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University at Buffalo

UB Graduate Academic Schedule: Fall 2020

This information is updated nightly. Additional information about this course, including real-time course data, prerequisite and corequisite information, is available to current students via the HUB Student Center, which is accessible via MyUB.


CE 500LEC - Special Topics-Prin Of Nanosensors
Special Topics-Prin Of Nanosensors THU Enrollment Information (not real time - data refreshed nightly)
Class #:   21177   Enrollment Capacity:   20
Section:   THU   Enrollment Total:   9
Credits:   3.00 credits   Seats Available:   11
Dates:   08/31/2020 - 12/11/2020   Status:   OPEN
Days, Time:   TBA , TBA
Room:   Remote view map
Location:   Remote      
Course Description: The area of sensor technology is attracting renewed interest because of its potential applications to the Internet of Things (IoT). However, the sensor performance characteristics required for such applications are stringent, and meeting these challenges will require designing new sensors that operate at dramatically higher levels of functionality and performance than those that already exist. Nanoscience, which encompasses many traditionally disparate disciplines such as physics, chemistry, material science, biology, engineering and computing, has the potential for transforming the traditional sensors into high performance sensors. Recent advances in the synthesis of quantum materials and in the design and nanofabrication of structures are paving the way for incorporating nanotechnology into novel sensor platforms. One of the goals of this course is to provide an integrated description of underlying basic scientific principles that are responsible for greatly enhanced properties exhibited by nanomaterials and nanostructures. Reengineering the traditional sensor platforms using basic principles of nanoscience could enhance many of the sensor characteristics such as sensitivity, resolution, selectivity, reversibility, dynamic range, response time, etc. The fundamental concepts behind the sensing mechanisms not only help us to design high performance sensors, but also aid in interpreting the results with a higher degree of confidence. These principles can also help us design sensor arrays and combinations that can overcome the limitations imposed by complex sensing conditions and environments.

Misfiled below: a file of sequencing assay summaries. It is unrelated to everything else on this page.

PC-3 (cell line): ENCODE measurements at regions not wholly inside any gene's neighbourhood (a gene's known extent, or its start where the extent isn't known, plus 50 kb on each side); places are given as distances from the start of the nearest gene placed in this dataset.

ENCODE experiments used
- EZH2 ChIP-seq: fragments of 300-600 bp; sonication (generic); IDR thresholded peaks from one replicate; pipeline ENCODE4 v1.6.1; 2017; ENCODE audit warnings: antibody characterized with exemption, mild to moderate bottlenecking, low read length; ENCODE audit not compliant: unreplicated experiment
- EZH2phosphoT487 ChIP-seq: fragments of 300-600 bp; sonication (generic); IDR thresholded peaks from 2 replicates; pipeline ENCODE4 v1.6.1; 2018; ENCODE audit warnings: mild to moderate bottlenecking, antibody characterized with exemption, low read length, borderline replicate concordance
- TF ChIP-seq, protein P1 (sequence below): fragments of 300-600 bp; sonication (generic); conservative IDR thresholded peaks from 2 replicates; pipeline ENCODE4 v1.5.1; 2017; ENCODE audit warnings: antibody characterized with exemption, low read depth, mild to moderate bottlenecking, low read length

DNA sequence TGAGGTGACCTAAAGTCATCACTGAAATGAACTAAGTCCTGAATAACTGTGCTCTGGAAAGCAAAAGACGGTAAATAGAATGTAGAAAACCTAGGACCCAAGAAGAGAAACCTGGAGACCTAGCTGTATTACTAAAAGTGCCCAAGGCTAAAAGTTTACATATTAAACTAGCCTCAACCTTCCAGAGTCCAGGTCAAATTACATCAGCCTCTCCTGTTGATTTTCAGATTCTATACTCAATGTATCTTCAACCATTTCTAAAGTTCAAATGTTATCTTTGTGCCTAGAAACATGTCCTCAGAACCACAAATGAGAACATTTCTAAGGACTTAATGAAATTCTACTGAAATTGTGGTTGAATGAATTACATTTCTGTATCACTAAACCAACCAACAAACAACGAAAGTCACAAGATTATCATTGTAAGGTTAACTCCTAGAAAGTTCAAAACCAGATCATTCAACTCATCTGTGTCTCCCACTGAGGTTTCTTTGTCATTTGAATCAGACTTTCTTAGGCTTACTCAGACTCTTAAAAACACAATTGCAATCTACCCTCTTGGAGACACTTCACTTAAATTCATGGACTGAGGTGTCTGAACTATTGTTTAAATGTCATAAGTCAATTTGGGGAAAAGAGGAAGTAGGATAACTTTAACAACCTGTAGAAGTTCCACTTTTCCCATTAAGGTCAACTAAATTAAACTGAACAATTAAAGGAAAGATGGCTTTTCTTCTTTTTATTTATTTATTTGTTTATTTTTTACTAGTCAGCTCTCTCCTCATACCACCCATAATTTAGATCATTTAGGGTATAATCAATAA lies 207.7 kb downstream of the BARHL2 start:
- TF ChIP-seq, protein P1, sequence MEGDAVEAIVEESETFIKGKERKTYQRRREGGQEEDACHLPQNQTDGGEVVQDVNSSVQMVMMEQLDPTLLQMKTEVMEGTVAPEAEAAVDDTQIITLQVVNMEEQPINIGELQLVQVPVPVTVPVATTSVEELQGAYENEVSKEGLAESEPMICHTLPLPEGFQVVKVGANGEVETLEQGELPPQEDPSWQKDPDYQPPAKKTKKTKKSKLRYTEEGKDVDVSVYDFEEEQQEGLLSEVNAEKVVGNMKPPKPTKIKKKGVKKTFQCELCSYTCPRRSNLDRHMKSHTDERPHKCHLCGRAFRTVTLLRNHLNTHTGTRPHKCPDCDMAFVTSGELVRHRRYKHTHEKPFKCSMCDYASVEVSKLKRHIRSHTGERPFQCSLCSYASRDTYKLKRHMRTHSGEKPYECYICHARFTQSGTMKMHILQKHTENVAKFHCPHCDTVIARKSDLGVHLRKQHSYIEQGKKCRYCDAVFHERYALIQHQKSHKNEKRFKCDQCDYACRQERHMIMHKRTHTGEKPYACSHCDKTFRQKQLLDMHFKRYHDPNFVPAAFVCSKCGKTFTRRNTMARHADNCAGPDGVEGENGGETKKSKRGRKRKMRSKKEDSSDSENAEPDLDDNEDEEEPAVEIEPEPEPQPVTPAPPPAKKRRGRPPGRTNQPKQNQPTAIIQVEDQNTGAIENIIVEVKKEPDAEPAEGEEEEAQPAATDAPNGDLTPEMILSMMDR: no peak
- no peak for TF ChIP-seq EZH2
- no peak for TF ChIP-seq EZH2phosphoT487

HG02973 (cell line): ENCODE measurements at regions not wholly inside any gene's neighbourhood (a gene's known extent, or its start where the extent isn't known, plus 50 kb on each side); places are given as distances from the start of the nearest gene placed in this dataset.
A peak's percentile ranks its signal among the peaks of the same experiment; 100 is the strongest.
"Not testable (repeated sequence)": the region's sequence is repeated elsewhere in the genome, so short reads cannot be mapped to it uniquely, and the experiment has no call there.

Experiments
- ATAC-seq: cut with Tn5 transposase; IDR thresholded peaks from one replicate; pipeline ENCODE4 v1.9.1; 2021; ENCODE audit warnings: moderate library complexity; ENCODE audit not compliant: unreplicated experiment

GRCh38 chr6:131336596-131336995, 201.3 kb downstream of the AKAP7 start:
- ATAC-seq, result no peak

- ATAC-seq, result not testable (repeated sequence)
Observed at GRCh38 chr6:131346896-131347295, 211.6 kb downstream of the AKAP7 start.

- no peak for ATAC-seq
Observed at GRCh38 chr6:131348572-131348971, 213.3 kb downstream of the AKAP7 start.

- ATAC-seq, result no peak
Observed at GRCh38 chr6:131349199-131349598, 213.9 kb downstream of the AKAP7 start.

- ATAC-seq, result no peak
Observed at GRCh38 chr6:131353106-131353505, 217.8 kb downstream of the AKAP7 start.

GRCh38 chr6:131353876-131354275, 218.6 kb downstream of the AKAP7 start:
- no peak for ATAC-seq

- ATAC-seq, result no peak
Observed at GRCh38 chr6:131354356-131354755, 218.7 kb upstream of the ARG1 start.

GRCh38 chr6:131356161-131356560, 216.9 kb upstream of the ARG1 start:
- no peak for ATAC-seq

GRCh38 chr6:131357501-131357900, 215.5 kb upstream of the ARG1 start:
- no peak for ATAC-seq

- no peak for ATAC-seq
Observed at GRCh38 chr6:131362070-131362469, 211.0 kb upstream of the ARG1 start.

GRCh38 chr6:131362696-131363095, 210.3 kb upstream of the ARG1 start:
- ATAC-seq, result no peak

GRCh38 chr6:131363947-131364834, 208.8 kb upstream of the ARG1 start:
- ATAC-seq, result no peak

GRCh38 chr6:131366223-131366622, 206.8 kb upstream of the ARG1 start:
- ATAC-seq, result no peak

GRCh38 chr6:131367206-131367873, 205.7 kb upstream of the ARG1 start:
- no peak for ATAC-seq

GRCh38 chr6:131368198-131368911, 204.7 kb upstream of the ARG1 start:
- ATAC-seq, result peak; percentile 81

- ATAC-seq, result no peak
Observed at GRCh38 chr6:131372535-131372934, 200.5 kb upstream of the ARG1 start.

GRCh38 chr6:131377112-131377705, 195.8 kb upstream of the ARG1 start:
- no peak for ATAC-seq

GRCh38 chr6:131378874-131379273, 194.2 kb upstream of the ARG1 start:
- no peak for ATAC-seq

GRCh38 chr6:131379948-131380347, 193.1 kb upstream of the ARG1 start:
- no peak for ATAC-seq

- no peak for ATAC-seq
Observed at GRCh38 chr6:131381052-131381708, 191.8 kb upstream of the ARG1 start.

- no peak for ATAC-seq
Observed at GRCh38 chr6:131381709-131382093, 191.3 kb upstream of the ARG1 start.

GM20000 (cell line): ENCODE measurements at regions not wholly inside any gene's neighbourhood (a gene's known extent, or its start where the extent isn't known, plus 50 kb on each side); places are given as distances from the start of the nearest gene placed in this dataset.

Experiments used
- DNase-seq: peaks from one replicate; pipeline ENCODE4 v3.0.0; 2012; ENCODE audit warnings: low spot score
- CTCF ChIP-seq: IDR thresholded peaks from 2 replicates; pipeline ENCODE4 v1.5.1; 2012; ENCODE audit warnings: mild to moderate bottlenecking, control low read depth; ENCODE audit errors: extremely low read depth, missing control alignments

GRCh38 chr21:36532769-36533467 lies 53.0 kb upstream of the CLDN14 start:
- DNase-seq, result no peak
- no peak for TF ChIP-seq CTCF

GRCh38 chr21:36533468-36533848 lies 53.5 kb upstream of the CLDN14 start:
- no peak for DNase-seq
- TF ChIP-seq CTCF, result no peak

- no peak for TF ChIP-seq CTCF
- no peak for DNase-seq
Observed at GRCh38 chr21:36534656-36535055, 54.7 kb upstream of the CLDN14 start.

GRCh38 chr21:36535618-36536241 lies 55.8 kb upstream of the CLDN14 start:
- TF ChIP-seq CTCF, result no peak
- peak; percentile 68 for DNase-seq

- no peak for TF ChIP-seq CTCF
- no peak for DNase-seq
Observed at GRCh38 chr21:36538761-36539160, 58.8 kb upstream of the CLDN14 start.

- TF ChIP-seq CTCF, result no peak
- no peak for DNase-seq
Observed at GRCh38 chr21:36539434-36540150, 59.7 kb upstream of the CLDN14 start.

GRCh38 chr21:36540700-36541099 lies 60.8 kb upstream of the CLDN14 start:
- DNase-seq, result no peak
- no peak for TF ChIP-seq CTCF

Thundat, T G look up    
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Other Courses Taught By: Thundat, T G